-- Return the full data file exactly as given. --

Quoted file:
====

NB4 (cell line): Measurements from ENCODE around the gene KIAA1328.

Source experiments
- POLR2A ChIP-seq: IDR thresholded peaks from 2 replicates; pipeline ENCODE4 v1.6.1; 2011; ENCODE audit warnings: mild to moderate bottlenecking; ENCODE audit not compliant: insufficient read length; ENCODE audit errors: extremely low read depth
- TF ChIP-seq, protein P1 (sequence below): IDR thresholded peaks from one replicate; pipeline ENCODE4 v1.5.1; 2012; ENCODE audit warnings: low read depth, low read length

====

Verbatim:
NB4 (cell line): Measurements from ENCODE around the gene KIAA1328.

Source experiments
- POLR2A ChIP-seq: IDR thresholded peaks from 2 replicates; pipeline ENCODE4 v1.6.1; 2011; ENCODE audit warnings: mild to moderate bottlenecking; ENCODE audit not compliant: insufficient read length; ENCODE audit errors: extremely low read depth
- TF ChIP-seq, protein P1 (sequence below): IDR thresholded peaks from one replicate; pipeline ENCODE4 v1.5.1; 2012; ENCODE audit warnings: low read depth, low read length